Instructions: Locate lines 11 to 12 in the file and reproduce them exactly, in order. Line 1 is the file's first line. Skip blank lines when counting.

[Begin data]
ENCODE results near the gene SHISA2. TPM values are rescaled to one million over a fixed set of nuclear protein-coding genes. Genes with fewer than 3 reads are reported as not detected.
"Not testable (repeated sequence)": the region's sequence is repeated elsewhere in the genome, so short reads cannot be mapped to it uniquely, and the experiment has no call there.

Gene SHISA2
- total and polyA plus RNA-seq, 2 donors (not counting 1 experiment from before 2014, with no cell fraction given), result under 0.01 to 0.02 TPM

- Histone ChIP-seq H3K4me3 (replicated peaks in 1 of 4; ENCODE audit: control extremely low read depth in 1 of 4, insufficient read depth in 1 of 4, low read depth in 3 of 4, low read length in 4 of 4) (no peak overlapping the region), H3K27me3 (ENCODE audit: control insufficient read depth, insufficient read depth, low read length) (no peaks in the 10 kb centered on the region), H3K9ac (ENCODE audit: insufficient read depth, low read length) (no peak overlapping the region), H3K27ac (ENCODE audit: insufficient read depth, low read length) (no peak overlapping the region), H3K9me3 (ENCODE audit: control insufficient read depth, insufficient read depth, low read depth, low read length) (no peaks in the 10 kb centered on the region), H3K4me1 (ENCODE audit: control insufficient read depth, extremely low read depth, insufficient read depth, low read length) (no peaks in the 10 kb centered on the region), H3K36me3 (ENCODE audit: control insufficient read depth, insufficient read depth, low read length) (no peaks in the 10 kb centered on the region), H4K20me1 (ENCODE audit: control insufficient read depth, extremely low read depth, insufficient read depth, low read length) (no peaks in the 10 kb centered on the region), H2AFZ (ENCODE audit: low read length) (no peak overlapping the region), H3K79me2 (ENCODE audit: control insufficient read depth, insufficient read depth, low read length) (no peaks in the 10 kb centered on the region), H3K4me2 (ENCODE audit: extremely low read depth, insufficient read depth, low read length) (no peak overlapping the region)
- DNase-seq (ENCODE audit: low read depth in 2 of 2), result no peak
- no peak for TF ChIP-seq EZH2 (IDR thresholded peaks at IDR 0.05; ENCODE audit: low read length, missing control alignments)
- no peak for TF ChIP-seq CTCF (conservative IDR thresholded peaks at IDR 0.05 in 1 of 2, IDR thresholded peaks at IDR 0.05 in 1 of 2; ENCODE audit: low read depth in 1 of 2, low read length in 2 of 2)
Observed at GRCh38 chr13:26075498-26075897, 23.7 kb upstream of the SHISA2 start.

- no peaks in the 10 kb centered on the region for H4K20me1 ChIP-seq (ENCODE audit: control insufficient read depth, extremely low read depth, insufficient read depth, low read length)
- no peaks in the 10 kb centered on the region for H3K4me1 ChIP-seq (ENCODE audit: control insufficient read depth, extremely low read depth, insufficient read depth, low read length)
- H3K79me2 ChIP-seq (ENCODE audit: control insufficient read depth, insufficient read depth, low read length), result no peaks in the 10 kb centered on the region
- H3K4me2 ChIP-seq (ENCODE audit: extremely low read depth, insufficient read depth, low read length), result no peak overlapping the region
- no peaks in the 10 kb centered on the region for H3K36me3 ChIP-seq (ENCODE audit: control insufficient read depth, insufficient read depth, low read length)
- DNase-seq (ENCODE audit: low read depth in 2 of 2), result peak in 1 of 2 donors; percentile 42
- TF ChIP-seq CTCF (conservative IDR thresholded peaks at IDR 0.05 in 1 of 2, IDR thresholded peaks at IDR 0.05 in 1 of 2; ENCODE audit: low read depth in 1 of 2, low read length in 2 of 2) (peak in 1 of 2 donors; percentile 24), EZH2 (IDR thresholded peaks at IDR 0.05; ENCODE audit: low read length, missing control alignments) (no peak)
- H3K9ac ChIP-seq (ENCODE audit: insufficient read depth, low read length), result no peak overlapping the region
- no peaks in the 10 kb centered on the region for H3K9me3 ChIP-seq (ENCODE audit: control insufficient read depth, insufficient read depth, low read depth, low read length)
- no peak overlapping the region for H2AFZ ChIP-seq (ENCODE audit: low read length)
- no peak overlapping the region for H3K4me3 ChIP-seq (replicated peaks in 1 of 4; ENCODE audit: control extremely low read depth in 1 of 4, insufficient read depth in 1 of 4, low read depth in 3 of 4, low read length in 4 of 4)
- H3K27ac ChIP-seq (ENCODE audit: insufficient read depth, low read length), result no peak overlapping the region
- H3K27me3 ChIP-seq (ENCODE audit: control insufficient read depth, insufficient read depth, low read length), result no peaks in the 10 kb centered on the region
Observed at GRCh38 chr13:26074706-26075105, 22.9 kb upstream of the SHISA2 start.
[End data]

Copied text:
- no peaks in the 10 kb centered on the region for H3K4me1 ChIP-seq (ENCODE audit: control insufficient read depth, extremely low read depth, insufficient read depth, low read length)
- H3K79me2 ChIP-seq (ENCODE audit: control insufficient read depth, insufficient read depth, low read length), result no peaks in the 10 kb centered on the region